22 March 2010
MPs CALL FOR A DEBATE ON THE DRAFT ENERGY NATIONAL POLICY STATEMENTS
In a report published today on
The proposals for national policy statements on energy, the Energy and Climate Change Committee calls for a debate on an amendable motion, offering the possibility of a vote, preferably before the end of the current Parliament, or at the earliest opportunity in the next Parliament.
Launching the report, Paddy Tipping MP said: "The national policy statements (NPSs) on energy will be crucial for delivering our energy and climate change objectives. As Ministers will no longer determine planning consent for nationally important infrastructure in the future, it is vital that the NPSs are underpinned by a full democratic mandate".
The report also highlights a number of concerns with the current drafting of the NPSs. The Committee has "significant concern that decision-making by the IPC could give rise to an energy infrastructure that risks breaching the UK's carbon budgets". To prevent this, the report recommends the implementation of safeguards including:
A specific requirement in the NPSs for applicants to conduct a full life-cycle carbon assessment;
The Committee on Climate Change (CCC) to be made a statutory consultee for planning applications considered by the IPC; and
A requirement on the CCC to report annually on cumulative emissions arising from developments consented by the IPC.
On new nuclear build, the Committee questions the Government's robust assertion in the draft nuclear NPS that effective arrangements will be in place to manage the resulting radioactive waste. MPs call for significantly more detail in the NPS on what interim radioactive waste storage will entail for local communities and the integrity of sites chosen. It also calls on Ministers to set out key milestones for the delivery of a long-term storage facility in the nuclear NPS and to report annually to Parliament on progress.
The report also criticises the Government's assessment of the need for new generating capacity, which suggests the anticipated need for conventional generation over the next decade could be met already through projects that are either under construction or in development. The Committee recommends the Department looks again at its analysis, as "the current assertion of the need for new conventional generating capacity reduces the likelihood that the renewables target will be met".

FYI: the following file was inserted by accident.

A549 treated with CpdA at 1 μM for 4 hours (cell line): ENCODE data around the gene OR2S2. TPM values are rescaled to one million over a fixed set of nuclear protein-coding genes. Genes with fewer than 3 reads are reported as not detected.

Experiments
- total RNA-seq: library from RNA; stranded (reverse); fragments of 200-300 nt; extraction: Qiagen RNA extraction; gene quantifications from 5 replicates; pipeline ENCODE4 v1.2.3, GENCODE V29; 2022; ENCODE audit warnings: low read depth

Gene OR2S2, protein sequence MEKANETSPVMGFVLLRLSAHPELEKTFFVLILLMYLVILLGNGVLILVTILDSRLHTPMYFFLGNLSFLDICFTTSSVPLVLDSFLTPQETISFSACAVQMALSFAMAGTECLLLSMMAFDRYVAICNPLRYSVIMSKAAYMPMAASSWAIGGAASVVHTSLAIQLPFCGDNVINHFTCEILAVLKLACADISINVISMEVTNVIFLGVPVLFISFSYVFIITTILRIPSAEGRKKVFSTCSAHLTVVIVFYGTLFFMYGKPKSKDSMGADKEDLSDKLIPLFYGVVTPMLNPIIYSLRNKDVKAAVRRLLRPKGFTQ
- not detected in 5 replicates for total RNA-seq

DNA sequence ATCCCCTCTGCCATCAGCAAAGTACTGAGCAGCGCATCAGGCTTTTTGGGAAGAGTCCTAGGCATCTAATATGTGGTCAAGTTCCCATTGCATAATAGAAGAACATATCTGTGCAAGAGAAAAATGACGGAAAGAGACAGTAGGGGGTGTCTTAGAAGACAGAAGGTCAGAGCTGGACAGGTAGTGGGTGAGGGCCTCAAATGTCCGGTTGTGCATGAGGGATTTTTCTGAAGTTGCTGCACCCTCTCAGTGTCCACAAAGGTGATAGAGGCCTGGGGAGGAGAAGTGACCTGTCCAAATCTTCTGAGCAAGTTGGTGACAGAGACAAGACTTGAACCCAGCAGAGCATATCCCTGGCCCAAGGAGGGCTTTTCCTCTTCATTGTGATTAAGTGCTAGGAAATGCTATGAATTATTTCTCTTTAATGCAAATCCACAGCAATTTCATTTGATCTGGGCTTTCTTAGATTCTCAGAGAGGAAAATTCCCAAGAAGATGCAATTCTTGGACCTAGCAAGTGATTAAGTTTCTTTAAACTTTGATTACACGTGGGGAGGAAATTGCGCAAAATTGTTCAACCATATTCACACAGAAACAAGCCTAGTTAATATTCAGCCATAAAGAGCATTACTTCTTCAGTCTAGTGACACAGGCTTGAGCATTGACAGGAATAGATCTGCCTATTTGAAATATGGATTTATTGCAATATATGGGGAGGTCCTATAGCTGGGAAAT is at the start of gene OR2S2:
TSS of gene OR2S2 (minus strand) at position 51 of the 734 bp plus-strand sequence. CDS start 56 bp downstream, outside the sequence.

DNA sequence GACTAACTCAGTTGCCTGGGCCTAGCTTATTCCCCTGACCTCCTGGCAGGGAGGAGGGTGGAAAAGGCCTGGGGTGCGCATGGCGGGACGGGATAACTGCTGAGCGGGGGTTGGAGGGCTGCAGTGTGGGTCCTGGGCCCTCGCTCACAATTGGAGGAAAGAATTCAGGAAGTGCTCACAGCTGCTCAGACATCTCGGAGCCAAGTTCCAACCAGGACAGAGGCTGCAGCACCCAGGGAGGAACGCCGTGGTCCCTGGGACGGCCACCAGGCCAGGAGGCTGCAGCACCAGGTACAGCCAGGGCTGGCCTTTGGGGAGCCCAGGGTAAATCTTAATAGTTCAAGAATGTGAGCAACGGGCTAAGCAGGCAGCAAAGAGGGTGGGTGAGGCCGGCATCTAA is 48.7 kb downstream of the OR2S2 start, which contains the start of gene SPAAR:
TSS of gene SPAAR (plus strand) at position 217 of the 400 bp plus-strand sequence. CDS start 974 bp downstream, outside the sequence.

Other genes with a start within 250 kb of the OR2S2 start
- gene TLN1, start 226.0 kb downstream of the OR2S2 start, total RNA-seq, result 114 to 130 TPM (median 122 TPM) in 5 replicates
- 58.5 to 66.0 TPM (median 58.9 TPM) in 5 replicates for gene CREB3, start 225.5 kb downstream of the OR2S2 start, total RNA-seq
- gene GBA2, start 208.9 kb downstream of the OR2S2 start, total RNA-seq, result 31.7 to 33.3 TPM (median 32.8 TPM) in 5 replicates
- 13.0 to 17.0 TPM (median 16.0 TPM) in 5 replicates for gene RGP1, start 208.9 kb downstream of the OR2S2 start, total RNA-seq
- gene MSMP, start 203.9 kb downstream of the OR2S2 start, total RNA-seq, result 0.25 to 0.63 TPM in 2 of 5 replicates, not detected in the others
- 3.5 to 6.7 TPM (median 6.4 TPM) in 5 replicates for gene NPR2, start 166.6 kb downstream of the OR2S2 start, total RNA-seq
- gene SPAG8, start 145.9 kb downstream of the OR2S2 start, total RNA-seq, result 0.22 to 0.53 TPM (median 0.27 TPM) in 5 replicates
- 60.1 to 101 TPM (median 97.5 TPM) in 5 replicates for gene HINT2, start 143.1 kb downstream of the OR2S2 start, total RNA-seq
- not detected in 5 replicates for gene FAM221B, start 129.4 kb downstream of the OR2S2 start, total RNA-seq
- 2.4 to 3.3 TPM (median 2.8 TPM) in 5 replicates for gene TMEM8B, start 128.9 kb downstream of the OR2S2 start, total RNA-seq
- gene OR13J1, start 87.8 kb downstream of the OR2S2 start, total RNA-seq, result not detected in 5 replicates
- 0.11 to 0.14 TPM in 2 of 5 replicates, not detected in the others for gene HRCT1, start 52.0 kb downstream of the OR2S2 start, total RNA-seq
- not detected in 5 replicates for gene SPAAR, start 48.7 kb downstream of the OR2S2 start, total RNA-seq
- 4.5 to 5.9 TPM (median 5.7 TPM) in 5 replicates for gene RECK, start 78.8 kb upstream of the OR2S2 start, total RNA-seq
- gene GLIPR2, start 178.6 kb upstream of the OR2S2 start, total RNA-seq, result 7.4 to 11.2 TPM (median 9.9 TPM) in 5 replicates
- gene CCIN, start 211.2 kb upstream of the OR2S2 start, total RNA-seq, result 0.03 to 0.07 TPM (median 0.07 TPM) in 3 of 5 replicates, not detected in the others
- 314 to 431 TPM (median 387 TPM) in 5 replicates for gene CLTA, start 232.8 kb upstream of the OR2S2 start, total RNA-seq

Elsewhere the Committee calls for the IPC to have a role in assessing the sustainability of biomass and energy from waste fuel sources. It also recommends the Department of Energy and Climate Change reviews the current drafting of the NPSs in relation to carbon capture and storage (CCS). In particular, it calls for the Government to provide much greater detail on the development of a future network of carbon dioxide pipelines in conjunction with the deployment of CCS.
Finally, the report strongly criticises the Department's public consultation on the draft NPSs and the manner in which their late publication has constrained the time available for parliamentary scrutiny and public engagement, particularly in relation to greenfield nuclear sites. The Committee recommends the Government learns from this experience for future NPSs and develops more innovative ways of engaging the public. It also calls for a review of the resources available to local authorities to ensure they are able fully to undertake their role in the planning process.
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